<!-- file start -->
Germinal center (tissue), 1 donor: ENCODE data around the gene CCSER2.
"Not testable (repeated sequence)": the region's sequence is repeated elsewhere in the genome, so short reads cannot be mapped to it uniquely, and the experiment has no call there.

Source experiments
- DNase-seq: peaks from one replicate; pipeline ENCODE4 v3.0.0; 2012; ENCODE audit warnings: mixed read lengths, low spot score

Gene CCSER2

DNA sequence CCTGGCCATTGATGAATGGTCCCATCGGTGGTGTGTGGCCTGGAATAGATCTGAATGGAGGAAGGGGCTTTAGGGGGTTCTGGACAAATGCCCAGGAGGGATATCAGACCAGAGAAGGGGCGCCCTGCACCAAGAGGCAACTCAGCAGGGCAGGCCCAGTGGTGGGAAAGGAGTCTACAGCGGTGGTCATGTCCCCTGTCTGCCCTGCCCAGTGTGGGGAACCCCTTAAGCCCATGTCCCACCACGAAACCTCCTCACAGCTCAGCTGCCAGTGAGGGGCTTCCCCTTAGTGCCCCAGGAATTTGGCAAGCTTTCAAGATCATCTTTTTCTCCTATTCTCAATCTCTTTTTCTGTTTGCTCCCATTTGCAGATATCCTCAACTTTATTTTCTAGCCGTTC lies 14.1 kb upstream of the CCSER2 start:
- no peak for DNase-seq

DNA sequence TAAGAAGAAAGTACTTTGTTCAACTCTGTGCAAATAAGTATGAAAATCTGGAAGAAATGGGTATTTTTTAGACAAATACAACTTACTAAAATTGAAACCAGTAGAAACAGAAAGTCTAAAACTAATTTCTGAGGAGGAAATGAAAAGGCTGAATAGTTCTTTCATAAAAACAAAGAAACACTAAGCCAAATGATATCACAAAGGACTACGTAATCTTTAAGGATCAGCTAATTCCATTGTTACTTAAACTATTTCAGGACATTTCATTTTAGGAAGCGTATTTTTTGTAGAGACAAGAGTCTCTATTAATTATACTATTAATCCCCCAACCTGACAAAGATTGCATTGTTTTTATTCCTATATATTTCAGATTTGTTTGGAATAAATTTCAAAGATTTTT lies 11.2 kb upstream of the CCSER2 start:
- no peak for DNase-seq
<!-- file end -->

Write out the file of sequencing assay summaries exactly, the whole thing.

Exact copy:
Germinal center (tissue), 1 donor: ENCODE data around the gene CCSER2.
"Not testable (repeated sequence)": the region's sequence is repeated elsewhere in the genome, so short reads cannot be mapped to it uniquely, and the experiment has no call there.

Source experiments
- DNase-seq: peaks from one replicate; pipeline ENCODE4 v3.0.0; 2012; ENCODE audit warnings: mixed read lengths, low spot score

Gene CCSER2

DNA sequence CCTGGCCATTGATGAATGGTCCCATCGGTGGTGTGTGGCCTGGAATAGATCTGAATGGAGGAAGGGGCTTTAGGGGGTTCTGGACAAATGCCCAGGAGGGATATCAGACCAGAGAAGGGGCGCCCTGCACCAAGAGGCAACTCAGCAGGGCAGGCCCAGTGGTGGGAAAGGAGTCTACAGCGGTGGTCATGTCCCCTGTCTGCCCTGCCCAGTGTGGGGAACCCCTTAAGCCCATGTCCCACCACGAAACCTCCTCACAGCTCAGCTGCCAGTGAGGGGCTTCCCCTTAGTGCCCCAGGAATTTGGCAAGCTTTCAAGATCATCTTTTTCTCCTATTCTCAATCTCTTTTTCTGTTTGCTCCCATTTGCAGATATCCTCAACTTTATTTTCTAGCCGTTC lies 14.1 kb upstream of the CCSER2 start:
- no peak for DNase-seq

DNA sequence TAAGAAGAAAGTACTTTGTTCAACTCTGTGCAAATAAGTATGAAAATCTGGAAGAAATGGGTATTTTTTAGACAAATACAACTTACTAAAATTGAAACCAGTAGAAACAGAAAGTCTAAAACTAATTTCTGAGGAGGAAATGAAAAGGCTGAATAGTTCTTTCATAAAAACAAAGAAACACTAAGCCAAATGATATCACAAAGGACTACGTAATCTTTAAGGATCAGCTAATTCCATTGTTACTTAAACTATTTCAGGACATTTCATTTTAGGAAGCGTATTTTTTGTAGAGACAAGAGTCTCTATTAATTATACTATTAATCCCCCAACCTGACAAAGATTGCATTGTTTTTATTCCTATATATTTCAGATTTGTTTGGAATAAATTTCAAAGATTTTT lies 11.2 kb upstream of the CCSER2 start:
- no peak for DNase-seq